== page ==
Friday, April 17, 2009

You Said a Mouthful (Warners/First National, 1932)

by Mark Gabrish Conlan • Copyright © 2009 by Mark Gabrish Conlan • All rights reserved

You Said a Mouthful is a Joe E. Brown comedy from Warner Bros. (in “First National” drag — apparently the use of both trade names was a condition of the U.S. government’s antitrust division for approving the 1928 merger of Warners and First National — that they had at least to maintain the fiction of being two separate entities: an especially fascinating factoid in an era in which antitrust seems to have gone the way of the dodo about 30 years ago when Ronald Reagan, former Warners contract player who hated antitrust because he believed it had been what did in the studio system, became president!) recently shown on TCM as part of a day-long tribute to Ginger Rogers that focused on some of her most obscure early credits.

Directed (unusually energetically) by all-purpose Warners hack Lloyd Bacon from a script by Robert Lord and Bolton Mallory from a story by William B. Dover, You Said a Mouthful was a typical Brown vehicle in which, as Joe Holt, a shipping clerk for the Armstrong Rubber Goods and Swimming Wear company, he devises a material from which he can make a bathing suit that will render its wearer unsinkable and thereby cut the rate of people drowning in oceans, lakes and pools. Needless to say, his boss isn’t interested in it and his co-workers keep playing practical jokes on him, so he’s only too glad to escape when he receives word (which at first he thinks is just another rib) that he’s inherited a fortune from a recently deceased aunt in California. Alas, when he gets there he finds (apparently, to paraphrase Dorothy Parker, none of the writers ever outlined this story to a friend and said, “Stop me if you’ve heard this before”) that the “inheritance” is a bunch of worthless shares of stocks in companies that have long since gone bankrupt and $105 in cash, of which the attorneys handling the estate (Bernstein, Bernstein, Bernstein and Jones — one wonders if their offices adjoin those of Hungerdunger, Hungerdunger, Hungerdunger, Hungerdunger and McCormack from the Marx Brothers’ Animal Crackers) take $100 as their fee. Joe also finds that his aunt’s will has obliged him to care for Sam Wellington (Farina from the “Our Gang” series at Hal Roach, later known on TV as “The Little Rascals”), the young Black son of her former servant.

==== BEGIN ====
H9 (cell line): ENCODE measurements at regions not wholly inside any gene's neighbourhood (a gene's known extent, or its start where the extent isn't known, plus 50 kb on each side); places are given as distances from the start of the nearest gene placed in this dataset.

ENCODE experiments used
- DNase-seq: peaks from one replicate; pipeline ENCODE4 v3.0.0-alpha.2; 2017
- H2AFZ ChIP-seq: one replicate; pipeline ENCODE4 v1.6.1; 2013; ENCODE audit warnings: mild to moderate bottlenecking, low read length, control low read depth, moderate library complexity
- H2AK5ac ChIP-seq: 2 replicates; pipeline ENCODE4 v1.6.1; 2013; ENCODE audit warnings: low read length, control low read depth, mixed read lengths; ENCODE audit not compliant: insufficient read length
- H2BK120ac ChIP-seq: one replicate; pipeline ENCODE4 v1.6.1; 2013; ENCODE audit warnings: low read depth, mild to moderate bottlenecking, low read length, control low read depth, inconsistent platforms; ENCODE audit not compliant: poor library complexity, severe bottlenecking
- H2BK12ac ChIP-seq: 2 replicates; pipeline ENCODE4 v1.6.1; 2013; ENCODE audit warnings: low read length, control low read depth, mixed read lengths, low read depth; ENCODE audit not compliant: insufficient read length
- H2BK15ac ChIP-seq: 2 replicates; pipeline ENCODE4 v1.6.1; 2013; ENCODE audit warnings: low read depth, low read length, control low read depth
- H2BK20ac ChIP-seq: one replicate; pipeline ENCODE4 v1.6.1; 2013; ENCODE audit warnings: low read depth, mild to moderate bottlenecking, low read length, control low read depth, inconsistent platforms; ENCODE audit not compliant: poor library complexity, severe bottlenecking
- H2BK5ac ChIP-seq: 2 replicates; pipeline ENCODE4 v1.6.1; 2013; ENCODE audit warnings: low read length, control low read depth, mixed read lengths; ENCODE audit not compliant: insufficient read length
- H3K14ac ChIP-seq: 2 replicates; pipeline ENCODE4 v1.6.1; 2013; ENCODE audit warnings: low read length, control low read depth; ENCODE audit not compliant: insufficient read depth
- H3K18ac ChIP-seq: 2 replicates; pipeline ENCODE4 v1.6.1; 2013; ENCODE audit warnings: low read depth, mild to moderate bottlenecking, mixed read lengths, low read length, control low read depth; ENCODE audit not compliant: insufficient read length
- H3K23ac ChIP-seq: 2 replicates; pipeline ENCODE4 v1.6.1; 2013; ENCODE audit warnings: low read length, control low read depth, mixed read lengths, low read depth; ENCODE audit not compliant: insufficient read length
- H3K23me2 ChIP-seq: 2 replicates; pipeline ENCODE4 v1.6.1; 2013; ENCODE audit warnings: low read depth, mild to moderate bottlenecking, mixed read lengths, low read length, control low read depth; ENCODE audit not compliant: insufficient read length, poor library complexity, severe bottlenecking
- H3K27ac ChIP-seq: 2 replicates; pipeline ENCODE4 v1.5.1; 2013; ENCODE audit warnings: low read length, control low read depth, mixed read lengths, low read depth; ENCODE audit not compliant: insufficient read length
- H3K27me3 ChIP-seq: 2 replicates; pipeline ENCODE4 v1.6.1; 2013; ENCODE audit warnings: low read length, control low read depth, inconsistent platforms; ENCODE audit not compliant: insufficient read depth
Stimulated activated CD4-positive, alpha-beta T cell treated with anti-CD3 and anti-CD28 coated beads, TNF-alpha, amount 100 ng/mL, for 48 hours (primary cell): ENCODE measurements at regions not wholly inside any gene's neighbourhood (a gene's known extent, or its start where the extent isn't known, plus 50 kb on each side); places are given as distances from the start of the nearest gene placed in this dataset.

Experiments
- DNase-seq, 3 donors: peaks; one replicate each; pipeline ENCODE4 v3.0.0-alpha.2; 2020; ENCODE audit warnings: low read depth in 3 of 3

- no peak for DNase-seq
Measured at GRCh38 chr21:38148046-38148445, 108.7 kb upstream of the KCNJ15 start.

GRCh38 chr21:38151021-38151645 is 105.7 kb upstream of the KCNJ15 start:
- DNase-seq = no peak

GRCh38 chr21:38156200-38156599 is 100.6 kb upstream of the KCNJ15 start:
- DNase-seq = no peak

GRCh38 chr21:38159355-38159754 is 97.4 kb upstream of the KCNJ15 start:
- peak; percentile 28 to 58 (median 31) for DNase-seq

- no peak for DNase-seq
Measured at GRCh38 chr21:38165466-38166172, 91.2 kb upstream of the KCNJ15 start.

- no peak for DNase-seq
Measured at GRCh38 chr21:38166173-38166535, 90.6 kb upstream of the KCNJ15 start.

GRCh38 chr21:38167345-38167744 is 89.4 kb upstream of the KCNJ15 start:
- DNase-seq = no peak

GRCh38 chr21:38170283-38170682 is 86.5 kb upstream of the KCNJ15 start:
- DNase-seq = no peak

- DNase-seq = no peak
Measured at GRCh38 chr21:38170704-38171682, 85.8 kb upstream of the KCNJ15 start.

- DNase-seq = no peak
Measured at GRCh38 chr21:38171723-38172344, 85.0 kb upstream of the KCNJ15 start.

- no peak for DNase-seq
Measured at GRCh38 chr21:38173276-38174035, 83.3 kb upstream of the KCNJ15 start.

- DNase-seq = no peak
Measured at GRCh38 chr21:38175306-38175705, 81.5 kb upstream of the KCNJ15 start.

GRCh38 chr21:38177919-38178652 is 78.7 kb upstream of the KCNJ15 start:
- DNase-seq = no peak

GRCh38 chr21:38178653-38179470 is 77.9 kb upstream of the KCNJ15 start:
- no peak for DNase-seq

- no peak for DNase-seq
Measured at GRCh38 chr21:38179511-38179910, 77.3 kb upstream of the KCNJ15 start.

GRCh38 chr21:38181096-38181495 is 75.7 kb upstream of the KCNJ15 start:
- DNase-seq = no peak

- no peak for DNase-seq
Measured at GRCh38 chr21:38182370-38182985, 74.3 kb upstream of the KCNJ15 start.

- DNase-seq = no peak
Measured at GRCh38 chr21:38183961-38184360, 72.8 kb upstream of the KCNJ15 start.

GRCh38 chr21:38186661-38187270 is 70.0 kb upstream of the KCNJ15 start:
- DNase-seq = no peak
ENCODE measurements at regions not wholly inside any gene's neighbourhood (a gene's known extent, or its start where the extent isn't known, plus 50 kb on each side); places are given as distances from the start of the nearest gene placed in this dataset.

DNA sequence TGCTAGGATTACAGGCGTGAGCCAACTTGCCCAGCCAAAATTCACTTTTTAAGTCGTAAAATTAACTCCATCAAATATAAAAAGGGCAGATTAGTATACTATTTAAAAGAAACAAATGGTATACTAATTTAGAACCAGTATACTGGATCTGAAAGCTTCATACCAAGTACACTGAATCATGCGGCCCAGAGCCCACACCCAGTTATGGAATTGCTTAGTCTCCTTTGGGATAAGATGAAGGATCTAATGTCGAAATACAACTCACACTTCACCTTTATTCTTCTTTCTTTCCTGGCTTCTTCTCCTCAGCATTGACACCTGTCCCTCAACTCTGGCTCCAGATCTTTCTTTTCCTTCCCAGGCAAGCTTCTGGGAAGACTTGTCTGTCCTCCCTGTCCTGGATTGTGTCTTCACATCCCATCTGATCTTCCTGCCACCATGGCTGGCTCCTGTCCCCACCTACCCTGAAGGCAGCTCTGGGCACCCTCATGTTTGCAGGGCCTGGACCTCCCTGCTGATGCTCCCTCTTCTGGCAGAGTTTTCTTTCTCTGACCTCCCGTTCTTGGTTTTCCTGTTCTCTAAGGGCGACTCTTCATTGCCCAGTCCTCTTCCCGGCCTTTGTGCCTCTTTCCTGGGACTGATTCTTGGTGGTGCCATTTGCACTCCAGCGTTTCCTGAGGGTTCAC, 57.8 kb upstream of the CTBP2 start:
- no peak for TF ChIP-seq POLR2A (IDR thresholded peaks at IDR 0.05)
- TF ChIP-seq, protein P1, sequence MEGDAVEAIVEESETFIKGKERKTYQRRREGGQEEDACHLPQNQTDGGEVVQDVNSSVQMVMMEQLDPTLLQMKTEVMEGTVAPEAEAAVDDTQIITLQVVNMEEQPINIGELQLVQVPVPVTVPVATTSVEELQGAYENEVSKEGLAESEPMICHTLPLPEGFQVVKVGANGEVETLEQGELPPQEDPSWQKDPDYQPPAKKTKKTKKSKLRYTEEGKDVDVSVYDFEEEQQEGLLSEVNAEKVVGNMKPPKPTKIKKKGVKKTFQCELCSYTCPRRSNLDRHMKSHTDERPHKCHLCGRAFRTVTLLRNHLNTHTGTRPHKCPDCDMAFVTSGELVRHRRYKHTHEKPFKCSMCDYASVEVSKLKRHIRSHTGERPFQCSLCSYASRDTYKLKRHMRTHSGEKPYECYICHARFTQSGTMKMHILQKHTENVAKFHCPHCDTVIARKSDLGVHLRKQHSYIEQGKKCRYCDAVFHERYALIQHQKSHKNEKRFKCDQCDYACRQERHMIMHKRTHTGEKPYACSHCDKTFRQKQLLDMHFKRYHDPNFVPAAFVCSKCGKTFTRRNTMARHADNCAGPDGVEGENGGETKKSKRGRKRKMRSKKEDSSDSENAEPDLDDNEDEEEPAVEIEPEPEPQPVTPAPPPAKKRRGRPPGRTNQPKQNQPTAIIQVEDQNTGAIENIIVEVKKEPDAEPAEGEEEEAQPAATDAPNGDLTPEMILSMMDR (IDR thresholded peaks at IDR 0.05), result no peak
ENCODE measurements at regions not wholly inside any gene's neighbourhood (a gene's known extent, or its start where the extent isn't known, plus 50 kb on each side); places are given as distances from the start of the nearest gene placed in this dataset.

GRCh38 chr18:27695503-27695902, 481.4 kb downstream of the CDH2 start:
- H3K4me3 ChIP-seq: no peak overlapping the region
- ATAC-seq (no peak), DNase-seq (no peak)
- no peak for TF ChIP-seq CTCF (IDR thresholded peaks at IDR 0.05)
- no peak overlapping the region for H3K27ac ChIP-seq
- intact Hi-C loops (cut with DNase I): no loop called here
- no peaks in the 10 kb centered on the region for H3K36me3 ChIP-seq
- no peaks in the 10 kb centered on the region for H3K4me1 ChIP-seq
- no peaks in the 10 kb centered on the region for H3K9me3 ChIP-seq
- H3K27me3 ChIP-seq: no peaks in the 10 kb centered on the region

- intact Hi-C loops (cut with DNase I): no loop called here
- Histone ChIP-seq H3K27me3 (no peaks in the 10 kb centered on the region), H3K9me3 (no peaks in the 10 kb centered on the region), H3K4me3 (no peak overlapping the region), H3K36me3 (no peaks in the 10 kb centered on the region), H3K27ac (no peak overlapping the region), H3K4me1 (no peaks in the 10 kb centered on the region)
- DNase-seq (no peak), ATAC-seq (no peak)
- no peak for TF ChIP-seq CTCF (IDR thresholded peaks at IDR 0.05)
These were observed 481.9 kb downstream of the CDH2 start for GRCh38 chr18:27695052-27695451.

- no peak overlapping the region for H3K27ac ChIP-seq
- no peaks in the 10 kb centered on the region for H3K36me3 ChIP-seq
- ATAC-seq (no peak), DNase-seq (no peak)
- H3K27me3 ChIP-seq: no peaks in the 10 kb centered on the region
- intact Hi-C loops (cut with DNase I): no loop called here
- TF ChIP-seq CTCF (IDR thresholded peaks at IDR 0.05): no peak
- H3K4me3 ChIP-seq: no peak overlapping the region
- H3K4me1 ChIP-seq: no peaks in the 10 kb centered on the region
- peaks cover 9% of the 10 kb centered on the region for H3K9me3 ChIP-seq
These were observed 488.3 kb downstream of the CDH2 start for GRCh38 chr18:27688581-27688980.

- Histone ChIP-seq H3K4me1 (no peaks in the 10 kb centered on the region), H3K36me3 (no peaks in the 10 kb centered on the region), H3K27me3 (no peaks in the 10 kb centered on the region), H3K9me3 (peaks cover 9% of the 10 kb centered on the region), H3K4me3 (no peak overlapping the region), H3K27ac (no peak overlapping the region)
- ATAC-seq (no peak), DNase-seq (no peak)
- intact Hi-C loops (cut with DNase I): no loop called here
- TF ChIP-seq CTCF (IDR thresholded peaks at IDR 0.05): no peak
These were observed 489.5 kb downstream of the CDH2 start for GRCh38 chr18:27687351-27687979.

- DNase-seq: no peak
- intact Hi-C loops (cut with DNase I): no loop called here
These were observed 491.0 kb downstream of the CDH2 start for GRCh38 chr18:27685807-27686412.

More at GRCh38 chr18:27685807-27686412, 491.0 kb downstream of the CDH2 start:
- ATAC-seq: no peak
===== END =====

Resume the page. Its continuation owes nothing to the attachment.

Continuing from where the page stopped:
The two apply for jobs on the steamer from Los Angeles to Catalina Island (which played itself in this film; a quarter-century later it would play the Salton Sea in The Monster That Challenged the World!), where Holt is paged by Alice Brandon (Ginger Rogers), daughter of Tom Brandon (Walter Walker), a wealthy man who sponsors an annual swimming race from Catalina to the mainland. Alice has mistaken Holt for another person of the same name, an Australian long-distance swimmer whom the Brandons are sponsoring in the big race. The favorite is Ed Dover (Preston Foster, billed as “Preston S. Foster” here), the typical movie egomaniac hunk — and of course we know where this is going: though Our Hero’s previous experience as a swimmer has been confined to bathtubs, nonetheless he’s going to swim in the race and win both the race and Alice’s hand against Ed, his rival. It’s also clear that the writers have deposited that unsinkable bathing suit Holt has invented into the Screenwriters’ Cliché Bank to be withdrawn as needed — though the twist is that, thinking she’s doing him a favor, Alice sneaks into Joe’s room and substitutes a normal swimsuit for Holt’s invention, so he goes out thinking he’s unsinkable but really isn’t.

The movie ends the way you’d expect it to, but what makes it special is the writers’ firmly tongue-in-cheek attitude towards their material, their obvious awareness that not only is the expected outcome utterly impossible but that their audience knows that, too, so they can play around with the situation and riff on the sheer unlikeliness of it all as part of their plot — and by far the best gag in the movie is the sequence in which Joe gets an unfair advantage (not that we mind!) by hitching a tow from a swordfish (mistakenly identified in the American Film Institute Catalog as a shark) and speeding through about half the course far faster than any unaided human, no matter how well trained, could do. It’s not much of a Ginger Rogers credit — she’s there and she’s recognizable, and that’s about all that can be said for her acting here — but it’s a fun movie anyway.